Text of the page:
U.S. International Religious Freedom Report: India Encouraged to Consult Religious Communities
International Religious Freedom senior official Dan Nadel, speaking at a news conference to announce the annual International Religious Freedom Report at the State Department in Washington, DC, on May 12, 2021, said: “When laws are passed, when initiatives are undertaken that are done without effective consultation with these communities, it creates a sense of disempowerment…the best way to address that is to engage in that direct dialogue between government and civil society, including religious communities.” (Andrew Harnik/POOL/AFP via Getty Images)
By ARUL LOUIS/IANS
NEW YORK – A senior State Department official dealing with religious freedom said the U.S. is regularly engaging with Indian officials on protecting the rights of minorities and the government has opportunities to address the concerns of civil society groups.
Briefing reporters about the 2020 Report on International Religious Freedom May 12, Daniel Nadel said: “With respect to India, I think there’s genuine opportunities there for the government to address some of the concerns they hear from Indian civil society through greater dialogue and engagement.
“We do regularly engage with Indian government officials at all levels, encouraging them to uphold human rights obligations and commitments, including the protection of minorities, in keeping with India’s long tradition of democratic values and its history of tolerance.”
The report said that among the issues discussed with officials were “the Muslim community’s concerns about the CAA (Citizenship Amendment Act), difficulties faced by faith-based (religious) NGOs in the wake of amendments to the FCRA (Foreign Contributions Regulation Act), and allegations that Muslims spread Covid-19.”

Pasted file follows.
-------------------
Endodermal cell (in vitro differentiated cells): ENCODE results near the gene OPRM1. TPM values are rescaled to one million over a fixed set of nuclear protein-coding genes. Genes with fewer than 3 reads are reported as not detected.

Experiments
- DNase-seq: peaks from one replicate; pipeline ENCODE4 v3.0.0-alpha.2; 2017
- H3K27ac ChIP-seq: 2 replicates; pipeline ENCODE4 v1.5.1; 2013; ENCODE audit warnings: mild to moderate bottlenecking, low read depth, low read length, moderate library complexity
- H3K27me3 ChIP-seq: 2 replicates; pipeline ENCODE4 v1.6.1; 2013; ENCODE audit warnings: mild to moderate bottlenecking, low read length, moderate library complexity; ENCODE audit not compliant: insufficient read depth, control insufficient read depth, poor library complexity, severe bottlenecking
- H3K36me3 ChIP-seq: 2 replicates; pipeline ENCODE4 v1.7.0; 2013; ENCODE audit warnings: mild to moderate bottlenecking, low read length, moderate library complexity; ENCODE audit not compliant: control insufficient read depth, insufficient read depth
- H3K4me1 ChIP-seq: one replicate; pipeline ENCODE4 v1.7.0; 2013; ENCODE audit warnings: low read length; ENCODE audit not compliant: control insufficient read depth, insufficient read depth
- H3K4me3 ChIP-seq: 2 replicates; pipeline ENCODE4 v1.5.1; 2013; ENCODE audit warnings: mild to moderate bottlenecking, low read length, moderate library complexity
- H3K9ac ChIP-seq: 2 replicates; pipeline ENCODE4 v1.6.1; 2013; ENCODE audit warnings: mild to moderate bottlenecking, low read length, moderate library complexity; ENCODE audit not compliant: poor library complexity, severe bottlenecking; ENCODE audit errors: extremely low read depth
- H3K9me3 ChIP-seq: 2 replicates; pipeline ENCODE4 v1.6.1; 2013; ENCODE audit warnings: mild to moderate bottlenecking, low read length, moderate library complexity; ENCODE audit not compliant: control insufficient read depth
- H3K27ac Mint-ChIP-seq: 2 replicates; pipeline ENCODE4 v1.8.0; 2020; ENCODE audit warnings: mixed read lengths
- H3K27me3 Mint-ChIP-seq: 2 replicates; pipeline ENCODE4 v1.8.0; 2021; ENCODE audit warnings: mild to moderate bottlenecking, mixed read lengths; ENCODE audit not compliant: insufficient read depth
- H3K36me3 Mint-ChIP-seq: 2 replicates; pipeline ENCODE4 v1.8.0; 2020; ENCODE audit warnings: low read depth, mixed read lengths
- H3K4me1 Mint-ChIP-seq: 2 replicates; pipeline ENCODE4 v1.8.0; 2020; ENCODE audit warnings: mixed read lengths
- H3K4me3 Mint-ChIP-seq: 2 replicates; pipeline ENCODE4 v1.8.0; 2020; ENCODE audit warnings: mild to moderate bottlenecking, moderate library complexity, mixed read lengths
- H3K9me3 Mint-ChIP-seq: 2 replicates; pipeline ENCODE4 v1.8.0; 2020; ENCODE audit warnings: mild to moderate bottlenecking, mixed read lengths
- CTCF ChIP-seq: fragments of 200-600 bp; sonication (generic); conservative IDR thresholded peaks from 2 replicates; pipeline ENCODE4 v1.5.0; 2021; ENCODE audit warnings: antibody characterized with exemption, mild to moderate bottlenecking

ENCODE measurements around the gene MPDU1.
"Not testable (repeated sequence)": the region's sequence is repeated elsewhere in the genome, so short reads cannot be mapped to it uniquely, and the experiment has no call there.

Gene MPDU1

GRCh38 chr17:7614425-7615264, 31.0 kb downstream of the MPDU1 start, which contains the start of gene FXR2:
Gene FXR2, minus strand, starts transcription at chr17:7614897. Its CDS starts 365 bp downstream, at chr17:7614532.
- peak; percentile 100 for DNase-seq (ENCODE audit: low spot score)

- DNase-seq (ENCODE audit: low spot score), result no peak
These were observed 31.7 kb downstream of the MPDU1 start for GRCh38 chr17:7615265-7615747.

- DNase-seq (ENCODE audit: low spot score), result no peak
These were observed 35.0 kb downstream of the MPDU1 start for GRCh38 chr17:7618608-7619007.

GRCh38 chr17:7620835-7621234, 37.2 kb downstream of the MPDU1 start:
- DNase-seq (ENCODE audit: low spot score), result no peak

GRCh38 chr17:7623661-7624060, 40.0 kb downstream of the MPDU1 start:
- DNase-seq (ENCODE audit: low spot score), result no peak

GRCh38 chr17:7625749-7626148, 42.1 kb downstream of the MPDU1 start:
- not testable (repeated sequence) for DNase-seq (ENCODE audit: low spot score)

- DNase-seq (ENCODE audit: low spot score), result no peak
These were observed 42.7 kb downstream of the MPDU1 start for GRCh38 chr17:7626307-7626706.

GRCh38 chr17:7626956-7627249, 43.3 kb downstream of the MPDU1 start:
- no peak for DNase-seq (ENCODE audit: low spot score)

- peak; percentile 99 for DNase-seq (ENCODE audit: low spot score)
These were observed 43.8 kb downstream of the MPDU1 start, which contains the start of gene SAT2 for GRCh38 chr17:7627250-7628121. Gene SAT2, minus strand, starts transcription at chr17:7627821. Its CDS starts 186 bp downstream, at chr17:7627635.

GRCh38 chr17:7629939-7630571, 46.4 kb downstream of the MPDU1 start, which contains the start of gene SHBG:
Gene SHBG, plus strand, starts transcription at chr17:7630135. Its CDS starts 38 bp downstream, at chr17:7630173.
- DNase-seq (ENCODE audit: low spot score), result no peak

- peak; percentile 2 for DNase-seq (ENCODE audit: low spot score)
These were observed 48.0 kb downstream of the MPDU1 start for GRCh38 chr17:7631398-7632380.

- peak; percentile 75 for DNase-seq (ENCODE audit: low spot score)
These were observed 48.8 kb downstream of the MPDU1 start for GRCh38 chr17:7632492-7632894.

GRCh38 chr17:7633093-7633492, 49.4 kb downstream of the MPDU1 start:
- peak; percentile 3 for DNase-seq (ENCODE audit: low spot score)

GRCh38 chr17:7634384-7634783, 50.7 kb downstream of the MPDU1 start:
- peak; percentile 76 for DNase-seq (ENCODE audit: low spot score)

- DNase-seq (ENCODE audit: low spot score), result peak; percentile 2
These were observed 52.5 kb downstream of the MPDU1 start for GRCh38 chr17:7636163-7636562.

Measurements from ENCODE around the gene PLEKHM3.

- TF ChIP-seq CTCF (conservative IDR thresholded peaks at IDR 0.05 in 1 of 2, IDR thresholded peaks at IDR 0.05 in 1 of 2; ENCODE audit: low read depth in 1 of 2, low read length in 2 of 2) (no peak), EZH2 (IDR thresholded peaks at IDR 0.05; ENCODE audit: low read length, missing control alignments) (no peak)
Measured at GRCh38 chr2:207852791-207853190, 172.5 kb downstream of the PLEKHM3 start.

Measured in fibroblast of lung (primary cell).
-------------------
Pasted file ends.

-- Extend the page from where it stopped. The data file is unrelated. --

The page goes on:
Nadel, the senior official in the State Department’s Office of International Religious Freedom, said that the U.S. encourages the Indian government to consult “religious communities, these outside actors” on passing laws to avoid alienating them.
“When laws are passed, when initiatives are undertaken that are done without effective consultation with these communities, it creates a sense of disempowerment; at times, of alienation. And the best way to address that is to engage in that direct dialogue between government and civil society, including religious communities.”
The annual report, which is mandated by Congress, did not grade India nor deliver an overall verdict on the state of religious freedom in the country.
It listed incidents involving attacks on minorities taken from reports by the media and religious and civil society groups, and legislative actions.
Releasing the report, Secretary of State Antony Blinken said: “Our promise to the world is that the Biden-Harris administration will protect and defend religious freedom around the world. We will maintain America’s longstanding leadership on this issue.”
He acknowledged that “anti-Muslim hatred is still widespread in many countries, and this, too, is a serious problem for the U.S.”
Among the incidents it lists were the protests in February 2020 against the CAA, which it said “became violent in New Delhi after counter-protesters attacked demonstrators. According to reports, religiously motivated attacks resulted in the deaths of 53 persons, most of whom were Muslim, and two security officials.”
Another incident it mentions is the Islamic Tablighi Jamaat organization’s conference last year in New Delhi, which the report said the government and media initially blamed for some of the spread of the novel coronavirus.
But the report also said that “in an online address to the nation on April 26, Mohan Bhagwat, the leader of the RSS, called on Indians not to discriminate against anyone in the fight against Covid-19. In a reference to the March Tablighi Jamaat conference, he asked people not to target members of a ‘particular community’ (i.e., Muslims) ‘just because of the actions of a few’.”
Some of the incidents listed in the report relate to actions taken against Muslim and Christian groups over alleged violation of Covid regulations in holding religious services.
However, the report also listed the deaths of two Christians, P. Jayaraj and his son Bennicks, in police custody after they were arrested for allegedly keeping their shop open in violation of a curfew as if those were religious violence.
The report mentions two cases of Hindu women being killed for refusing to convert to Islam and of Christian women “forcibly” converted.
It noted Amnesty International India ending operations in the country “after the government froze its bank accounts in response to a FCRA investigation that the NGO says was motivated by its critical reporting against the government.”